SVG@NAB Perspectives: EMC’s Burns on Uncompressed 4K Workflows and the IP Migration
At NAB, EMC announced a variety of workflow enhancements for sports broadcasters, including advances in uncompressed 4K workflows, IP and cloud technologies, and collaborative editing.
EMC, Pixspan, Aspera, and NVIDIA demoed uncompressed 4K workflows within an IT infrastructure at the show in an effort to advance digital media workflows with full resolution content over standard 10GbE networks. According to EMC, customers can achieve savings and performance increases of 50-80% in storage and bandwidth throughout the entire workflow – from on-set through post to final assets. Content can be stored on EMC’s Isilon scale-out NAS for shared collaborative access to project data in the data center, around the world, or to the cloud.
EMC and Imagine Communications also demoed live channel playout with the Versio solution in an offering with EMC’s converged VCE Vblock system and EMC’s Isilon scale-out NAS storage system. EMC’s technology and Imagine’s Versio cloud-capable channel playout solution help to enable broadcasters to securely fulfill channel play-out across geographically dispersed network operations to help engage customers with content tailored to their respective operations.
Other demos included remote and collaborative editing with MXFserver software and Isilon scale-out NAS and a cloud-based multi-platform CloudDVR content delivery service with Anevia.
SVG sat down with Tom Burns, CTO of Media and Entertainment Division at EMC, to discuss the uncompressed 4K and live channel playout demos, as well as how major sporting events like the Olympics (EMC announced NBC Olympics had chosen its Isilon NAS for its production in Rio) are driving the entire video-production industry forward.
What is EMC highlighting here at the show in relation to 4K?
We’re working with a company called Pixspan because they have an interesting technique that they call Bit Exact Round Trip. Even JPEG 2000 is not as perfect as you would like. You can round trip a JPEG 2000 and then [compare] against the original source image and you still have a few little pixel differences. Whereas if you do the same thing with an image that’s been round tripped through the Pixspan technology and you [compare it] against the source, it’s perfect. That allows us to talk to our customers about workflow. We can literally do 8K workflows in a 4K infrastructure because of this Bit Exact compression.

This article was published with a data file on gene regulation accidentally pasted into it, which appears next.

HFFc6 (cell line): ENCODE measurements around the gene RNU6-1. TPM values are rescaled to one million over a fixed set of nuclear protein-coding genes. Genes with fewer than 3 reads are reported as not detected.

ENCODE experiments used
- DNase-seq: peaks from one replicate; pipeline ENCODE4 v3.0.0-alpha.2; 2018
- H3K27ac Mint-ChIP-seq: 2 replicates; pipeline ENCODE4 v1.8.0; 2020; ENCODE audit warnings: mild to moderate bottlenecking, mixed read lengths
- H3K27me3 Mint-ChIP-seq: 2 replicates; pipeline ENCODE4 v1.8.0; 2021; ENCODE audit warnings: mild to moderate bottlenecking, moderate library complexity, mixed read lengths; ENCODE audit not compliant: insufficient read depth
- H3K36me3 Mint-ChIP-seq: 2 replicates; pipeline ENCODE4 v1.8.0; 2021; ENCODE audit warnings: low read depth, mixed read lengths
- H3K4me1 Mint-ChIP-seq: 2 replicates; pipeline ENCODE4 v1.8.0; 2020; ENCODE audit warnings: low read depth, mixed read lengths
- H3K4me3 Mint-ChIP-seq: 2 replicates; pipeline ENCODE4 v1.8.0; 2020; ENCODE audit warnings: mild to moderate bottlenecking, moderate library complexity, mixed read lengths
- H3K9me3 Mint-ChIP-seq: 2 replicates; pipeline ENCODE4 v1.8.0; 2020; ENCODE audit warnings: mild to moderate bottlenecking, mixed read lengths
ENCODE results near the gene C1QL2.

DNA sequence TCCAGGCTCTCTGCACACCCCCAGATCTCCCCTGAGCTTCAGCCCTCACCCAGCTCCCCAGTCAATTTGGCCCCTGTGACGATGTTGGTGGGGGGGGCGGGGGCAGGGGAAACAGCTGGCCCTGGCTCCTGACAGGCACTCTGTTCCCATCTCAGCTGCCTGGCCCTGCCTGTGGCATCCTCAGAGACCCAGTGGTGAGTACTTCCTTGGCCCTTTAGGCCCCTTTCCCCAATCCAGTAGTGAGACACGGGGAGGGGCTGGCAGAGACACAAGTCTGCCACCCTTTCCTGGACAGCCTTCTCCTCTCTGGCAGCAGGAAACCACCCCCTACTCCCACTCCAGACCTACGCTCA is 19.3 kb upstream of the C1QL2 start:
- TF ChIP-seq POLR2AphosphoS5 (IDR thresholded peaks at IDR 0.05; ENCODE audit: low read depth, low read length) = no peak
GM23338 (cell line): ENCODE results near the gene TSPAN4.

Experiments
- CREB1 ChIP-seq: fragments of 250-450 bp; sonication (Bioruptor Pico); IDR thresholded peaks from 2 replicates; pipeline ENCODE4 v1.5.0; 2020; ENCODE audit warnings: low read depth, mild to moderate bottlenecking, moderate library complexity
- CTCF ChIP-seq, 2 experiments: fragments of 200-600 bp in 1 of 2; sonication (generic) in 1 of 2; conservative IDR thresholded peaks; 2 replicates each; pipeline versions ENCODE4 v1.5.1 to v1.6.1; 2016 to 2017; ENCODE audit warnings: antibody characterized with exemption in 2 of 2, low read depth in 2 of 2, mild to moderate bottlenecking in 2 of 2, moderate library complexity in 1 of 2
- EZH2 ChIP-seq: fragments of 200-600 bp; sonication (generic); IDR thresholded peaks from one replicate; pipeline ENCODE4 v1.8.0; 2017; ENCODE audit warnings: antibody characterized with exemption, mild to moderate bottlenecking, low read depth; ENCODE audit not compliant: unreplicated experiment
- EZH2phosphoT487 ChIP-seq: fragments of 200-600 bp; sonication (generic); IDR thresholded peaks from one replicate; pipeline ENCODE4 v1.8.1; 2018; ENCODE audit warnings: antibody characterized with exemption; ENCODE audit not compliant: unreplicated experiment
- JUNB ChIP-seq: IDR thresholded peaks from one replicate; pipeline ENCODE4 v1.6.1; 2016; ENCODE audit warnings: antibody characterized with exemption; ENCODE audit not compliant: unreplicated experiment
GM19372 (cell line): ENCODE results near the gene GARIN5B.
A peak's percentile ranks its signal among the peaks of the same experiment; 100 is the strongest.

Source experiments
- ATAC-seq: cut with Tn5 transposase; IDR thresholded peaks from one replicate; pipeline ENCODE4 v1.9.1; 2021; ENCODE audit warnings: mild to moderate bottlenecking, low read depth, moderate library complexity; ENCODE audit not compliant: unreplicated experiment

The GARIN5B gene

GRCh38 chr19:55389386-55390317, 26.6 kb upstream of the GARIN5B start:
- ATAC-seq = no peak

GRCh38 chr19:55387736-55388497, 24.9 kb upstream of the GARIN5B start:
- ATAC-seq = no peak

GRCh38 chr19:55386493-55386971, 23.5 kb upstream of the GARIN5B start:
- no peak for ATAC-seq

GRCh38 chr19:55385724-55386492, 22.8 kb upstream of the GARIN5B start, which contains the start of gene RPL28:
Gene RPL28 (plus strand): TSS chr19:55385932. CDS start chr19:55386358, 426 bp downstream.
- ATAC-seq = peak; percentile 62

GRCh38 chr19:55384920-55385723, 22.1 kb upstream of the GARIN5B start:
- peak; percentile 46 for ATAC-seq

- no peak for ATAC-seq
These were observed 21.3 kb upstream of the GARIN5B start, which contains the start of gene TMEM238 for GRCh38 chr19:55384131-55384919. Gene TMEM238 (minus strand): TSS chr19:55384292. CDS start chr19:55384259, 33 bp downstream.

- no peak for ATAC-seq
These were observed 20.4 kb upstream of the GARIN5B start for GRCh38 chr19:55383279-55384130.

For instance, when Weta Digital is working with Lightstorm Entertainment on the Avatar films, they’re sending tons and tons of data, and that link costs them $18,000 a month. So if they can cut down either the size of the link or they can get it sent faster, that’s money in their pocket. The same kind of efficiency is happening on the archival side. If you can compress these files before you archive them then you use less storage and it makes file based archiving cost competitive with tape.
How is EMC trying to expose the M&E market to its technology platforms beyond Isilon storage?
For us, M&E has always been about Isilon. And one of the real focuses of this show is to highlight a range of EMC products. With the SDI to IP transition, cloud-based or virtual-playout servers are a big thing for broadcasters for cloud DVR applications, master control applications, and so on.
We’re showing a demo with Imagine Communications highlighting their playout server on EMC VCE converged infrastructure. VCE family incorporates Isilon, so that in one rack we’ve got VCE for the Imagine Communications demo [and] a three-node Isilon cluster for the Pixspan demo. The same Isilon is running the MXF server demo and the Anevia demo. So we are now seeing the full suite of EMC products for M&E instead of just thinking exclusively of Isilon.